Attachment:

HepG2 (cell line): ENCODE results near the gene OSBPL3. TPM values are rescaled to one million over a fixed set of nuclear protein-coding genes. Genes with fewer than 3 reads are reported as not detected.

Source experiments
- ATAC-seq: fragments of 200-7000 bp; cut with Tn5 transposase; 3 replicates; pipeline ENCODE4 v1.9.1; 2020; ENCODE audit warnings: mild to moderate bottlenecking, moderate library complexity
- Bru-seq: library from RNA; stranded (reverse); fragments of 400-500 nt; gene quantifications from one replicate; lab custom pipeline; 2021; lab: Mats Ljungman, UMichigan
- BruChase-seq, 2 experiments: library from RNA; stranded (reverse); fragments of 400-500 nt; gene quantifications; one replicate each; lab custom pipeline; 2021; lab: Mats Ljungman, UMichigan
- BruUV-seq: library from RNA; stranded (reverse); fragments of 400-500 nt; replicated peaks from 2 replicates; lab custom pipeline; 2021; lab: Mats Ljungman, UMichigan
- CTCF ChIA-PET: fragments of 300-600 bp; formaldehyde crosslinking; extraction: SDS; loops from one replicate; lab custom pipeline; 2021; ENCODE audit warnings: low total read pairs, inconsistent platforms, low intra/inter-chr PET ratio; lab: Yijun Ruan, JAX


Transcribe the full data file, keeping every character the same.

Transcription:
HepG2 (cell line): ENCODE results near the gene OSBPL3. TPM values are rescaled to one million over a fixed set of nuclear protein-coding genes. Genes with fewer than 3 reads are reported as not detected.

Source experiments
- ATAC-seq: fragments of 200-7000 bp; cut with Tn5 transposase; 3 replicates; pipeline ENCODE4 v1.9.1; 2020; ENCODE audit warnings: mild to moderate bottlenecking, moderate library complexity
- Bru-seq: library from RNA; stranded (reverse); fragments of 400-500 nt; gene quantifications from one replicate; lab custom pipeline; 2021; lab: Mats Ljungman, UMichigan
- BruChase-seq, 2 experiments: library from RNA; stranded (reverse); fragments of 400-500 nt; gene quantifications; one replicate each; lab custom pipeline; 2021; lab: Mats Ljungman, UMichigan
- BruUV-seq: library from RNA; stranded (reverse); fragments of 400-500 nt; replicated peaks from 2 replicates; lab custom pipeline; 2021; lab: Mats Ljungman, UMichigan
- CTCF ChIA-PET: fragments of 300-600 bp; formaldehyde crosslinking; extraction: SDS; loops from one replicate; lab custom pipeline; 2021; ENCODE audit warnings: low total read pairs, inconsistent platforms, low intra/inter-chr PET ratio; lab: Yijun Ruan, JAX